Another questioner asked if any of the Energy companies were looking into Nuclear Fusion. Someone else muttered “It’s 40 years away”. And I added “and it’s been 40 years away for the last 40 years.” The platform said that Nuclear Fusion had been pursued for decades, but that we don’t know [if it will ever be made to work].

There was a question regarding the public acceptance of Nuclear Power – that is was still contentious – and that there is a difference between technological feasibility and political feasibility.

At which point I elbowed in my own question.

I asked the panel, that given that new Nuclear Power plants were about 10 to 15 years away, and that we were being told that maybe by 2025 we’ll have Carbon Capture and Storage, is the issue not one of whether we should be supporting and developing high technology or low technology; but rather a quesion of going for DO-tech and NOW-tech – things we know we can DO, NOW ?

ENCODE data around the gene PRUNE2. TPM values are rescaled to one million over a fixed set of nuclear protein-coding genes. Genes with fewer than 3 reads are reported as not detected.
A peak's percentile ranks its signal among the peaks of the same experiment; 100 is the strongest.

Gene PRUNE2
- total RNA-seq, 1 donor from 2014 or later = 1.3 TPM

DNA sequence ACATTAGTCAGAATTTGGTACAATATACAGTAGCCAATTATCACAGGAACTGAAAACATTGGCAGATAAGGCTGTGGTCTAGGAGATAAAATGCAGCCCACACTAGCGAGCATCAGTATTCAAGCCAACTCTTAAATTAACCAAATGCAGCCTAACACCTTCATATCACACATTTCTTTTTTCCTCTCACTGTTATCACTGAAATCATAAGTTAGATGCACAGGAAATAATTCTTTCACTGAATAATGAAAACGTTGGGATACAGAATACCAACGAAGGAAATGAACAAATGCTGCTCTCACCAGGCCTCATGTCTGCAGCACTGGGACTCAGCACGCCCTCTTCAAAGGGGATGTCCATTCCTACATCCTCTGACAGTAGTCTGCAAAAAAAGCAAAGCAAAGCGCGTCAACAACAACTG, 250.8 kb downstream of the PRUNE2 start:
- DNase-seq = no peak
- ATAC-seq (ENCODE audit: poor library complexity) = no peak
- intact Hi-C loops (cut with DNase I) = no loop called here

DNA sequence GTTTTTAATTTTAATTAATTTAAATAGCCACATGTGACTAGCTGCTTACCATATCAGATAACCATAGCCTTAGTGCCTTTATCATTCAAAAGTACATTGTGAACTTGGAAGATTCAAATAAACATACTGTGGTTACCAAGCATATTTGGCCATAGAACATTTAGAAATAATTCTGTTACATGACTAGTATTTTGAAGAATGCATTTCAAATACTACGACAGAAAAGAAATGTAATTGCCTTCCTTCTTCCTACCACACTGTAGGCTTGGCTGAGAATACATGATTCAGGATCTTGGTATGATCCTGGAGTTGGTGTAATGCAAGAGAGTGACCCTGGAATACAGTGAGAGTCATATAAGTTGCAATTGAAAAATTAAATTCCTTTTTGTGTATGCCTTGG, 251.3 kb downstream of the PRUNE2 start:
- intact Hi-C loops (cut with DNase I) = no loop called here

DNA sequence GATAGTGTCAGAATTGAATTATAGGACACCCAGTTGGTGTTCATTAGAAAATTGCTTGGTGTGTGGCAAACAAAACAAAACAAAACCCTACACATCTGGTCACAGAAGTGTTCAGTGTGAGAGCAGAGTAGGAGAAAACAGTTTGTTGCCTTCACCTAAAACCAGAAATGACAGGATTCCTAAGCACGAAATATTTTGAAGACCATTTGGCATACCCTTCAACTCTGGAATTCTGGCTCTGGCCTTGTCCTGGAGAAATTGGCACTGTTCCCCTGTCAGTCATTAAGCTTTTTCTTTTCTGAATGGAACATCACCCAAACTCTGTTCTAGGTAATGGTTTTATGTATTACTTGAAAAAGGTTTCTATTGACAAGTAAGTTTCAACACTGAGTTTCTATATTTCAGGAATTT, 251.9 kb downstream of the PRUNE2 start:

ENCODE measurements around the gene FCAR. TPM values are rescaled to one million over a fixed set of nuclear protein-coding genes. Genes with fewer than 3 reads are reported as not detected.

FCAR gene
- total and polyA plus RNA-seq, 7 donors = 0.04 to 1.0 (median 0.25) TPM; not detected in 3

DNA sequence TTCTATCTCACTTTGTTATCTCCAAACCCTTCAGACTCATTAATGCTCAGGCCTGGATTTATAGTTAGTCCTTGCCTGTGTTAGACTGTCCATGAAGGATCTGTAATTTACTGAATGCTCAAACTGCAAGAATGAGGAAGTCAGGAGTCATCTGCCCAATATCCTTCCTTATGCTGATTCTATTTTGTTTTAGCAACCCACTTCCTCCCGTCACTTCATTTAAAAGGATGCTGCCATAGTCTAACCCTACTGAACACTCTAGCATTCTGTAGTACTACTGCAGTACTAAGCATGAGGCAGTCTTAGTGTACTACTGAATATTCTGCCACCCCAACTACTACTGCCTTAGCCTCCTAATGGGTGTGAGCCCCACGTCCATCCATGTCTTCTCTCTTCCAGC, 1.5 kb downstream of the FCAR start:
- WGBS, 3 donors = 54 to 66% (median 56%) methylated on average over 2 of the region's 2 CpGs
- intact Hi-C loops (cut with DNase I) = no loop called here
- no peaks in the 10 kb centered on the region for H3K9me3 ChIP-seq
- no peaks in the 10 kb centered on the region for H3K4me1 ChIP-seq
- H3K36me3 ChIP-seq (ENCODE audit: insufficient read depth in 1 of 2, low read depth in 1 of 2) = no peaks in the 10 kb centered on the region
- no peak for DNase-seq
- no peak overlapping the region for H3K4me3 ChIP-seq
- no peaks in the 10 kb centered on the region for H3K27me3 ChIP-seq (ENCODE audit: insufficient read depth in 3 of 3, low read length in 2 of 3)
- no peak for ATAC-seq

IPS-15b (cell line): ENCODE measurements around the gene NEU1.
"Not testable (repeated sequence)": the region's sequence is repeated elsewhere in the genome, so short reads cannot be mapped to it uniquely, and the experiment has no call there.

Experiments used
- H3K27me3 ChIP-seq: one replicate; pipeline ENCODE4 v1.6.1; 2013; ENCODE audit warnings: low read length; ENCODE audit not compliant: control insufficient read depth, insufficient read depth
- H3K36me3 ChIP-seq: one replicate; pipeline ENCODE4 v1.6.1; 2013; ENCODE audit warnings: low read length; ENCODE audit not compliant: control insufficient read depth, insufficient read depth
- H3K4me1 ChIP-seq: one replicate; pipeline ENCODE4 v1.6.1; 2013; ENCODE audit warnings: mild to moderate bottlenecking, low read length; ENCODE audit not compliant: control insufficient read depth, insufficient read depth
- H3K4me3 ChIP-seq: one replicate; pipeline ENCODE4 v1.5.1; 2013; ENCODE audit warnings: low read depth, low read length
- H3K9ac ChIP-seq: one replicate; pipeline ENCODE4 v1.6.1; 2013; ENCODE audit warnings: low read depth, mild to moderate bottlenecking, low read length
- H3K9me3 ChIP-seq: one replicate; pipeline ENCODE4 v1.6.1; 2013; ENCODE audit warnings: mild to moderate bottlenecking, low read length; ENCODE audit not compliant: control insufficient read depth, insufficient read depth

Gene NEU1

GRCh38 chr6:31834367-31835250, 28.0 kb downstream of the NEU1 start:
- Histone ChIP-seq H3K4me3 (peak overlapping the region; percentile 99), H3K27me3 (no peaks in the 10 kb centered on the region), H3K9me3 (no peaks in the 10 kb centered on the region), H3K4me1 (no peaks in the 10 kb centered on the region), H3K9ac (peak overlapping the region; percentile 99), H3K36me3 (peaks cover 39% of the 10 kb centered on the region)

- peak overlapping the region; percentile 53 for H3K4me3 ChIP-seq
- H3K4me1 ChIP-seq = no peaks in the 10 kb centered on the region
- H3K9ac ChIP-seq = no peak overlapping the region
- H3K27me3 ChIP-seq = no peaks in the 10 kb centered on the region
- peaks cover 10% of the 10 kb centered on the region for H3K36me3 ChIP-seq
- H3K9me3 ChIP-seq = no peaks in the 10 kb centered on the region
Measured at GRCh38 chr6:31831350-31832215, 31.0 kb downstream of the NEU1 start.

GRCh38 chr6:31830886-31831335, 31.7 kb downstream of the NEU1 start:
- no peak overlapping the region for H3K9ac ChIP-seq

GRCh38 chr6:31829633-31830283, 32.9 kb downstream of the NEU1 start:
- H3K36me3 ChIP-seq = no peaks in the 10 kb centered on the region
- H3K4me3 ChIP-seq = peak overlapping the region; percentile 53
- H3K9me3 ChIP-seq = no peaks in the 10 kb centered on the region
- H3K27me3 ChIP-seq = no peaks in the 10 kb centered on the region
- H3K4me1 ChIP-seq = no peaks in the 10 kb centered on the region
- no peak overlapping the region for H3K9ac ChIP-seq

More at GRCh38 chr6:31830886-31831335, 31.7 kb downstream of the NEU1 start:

There were some lively answers to my question : the liveliest from Oliver Tickell who said that he favoured two technologies above and beyond all others – Wind Power and Energy Conservation – right now we should be doing both of these things on a large scale.

Another questioner asked that he was concerned about all that brain power being put into Nuclear Energy – couldn’t some of this enormous brainpower go into helping poor people use their South-facing roofs ?

Another questioner asked if we should be rationing Energy use ? Oliver Tickell answered that this was not in sight yet, but that if we continue to make wrong decisions it would be necessary.

There was talk of risking investments and regulatory hurdles.

Polly Higgins stated that laws will get made for what is required. The European Union is now looking at supergrids – and harmonisation of the electricity networks.

Polly said that the main questions we should be answering are what’s the fastest way to de-Carbonise – and how do we move fast here ? By comparison with World War Two, the Americans passed emergency legislation to enforce aircraft manufacture on the previously automobile factories. “Everyone’s saying it’ll take a lot of time”, she concluded, “Nonsense ! This is a non-compromise situation.”